Hayek Refutes Banana Republican Followers of Scalia Declaring War on Unenumerated Rights

Though overshadowed by the towering obnoxiousness of their questioning of Judge Katanji Brown Jackson in her confirmation hearings last week, the Banana Republicans on the Senate Judiciary Committee signaled that their goals for remaking American Constitutional Jurisprudence extend far beyond overturning the Roe v. Wade; they will be satisfied with nothing less than the evisceration of all unenumerated Constitutional rights that the Courts have found over the past two centuries. The idea that rights exist only insofar as they are explicitly recognized and granted by written legislative or Constitutional enactment, as understood at the moment of enactment, is the bedrock on which Justice Scalia founded his jurisprudential doctrine.

The idea was clearly rejected by the signatories of the Declaration of Independence, which in its second sentence declared:

We hold these truths to be self-evident, that all men are created equal, that they are endowed by their Creator with certain unalienable rights, that among these are life, liberty and the pursuit of happiness.

Clearly the Declaration believed that individual rights exist independently of any legislative or Constitutional enactment. Moreover the three rights listed by the Declaration: rights to life, liberty and the pursuit of happiness are not exhaustive, but are only among a longer list of unenumerated rights endowed to individuals by their Creator. Rejecting the idea, of natural or moral rights to which individuals are entitled by virtue of their humanity, Scalia adopted the positivist position that all law is an expression of the will of the sovereign, which, in the United States, is in some abstract sense “the people” as expressed through the Constitution (including its Amendments), and through legislation by Congress and state legislatures.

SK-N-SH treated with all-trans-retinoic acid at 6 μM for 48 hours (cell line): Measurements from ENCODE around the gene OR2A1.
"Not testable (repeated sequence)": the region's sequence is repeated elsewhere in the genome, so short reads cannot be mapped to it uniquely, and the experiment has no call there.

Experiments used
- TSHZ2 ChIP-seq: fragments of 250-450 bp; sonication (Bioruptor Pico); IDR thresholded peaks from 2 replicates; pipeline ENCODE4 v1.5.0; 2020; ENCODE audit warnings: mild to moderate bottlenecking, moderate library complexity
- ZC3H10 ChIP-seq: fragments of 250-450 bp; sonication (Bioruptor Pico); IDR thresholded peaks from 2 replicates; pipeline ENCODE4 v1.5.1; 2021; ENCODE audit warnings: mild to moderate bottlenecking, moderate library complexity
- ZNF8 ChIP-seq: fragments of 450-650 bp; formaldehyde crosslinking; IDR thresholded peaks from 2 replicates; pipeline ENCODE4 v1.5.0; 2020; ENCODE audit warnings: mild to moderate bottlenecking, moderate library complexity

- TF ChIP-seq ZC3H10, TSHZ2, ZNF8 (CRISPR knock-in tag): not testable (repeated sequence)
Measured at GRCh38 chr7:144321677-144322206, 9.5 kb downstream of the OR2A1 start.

Treating Scalia’s doctrine as controlling, the Banana Republicans regard all judicial decisions that invalidate legislative enactments based on the existence of individual rights not explicitly enumerated in the Constitution as fundamentally illegitimate and worthy of being overruled by suitably right-thinking judges.

Not only is Scalia’s doctrine fundamentally at odds with the Declaration of Independence, which has limited legal force, it is directly contradicted by the Ninth Amendment to the Constitution which states:

The enumeration in the Constitution, of certain rights, shall not be construed to deny or disparage others retained by the people.

So, the Ninth Amendment explicitly negates the Scalian doctrine that the only rights to which individuals have a legal claim are those explicitly enumerated by the Constitution. Scalia’s jurisprudential predecessor, Robert Bork, whose originalist philosophy Scalia revised and restated in a more palatable form, dismissed the Ninth Amendment as unintelligible, and, therefore, essentially a nullity. Scalia, himself, was unwilling to call it unintelligible, but came up with the following, hardly less incoherent, rationale, reeking of bad faith, for relegating the Ninth Amendment to the ash heap of history: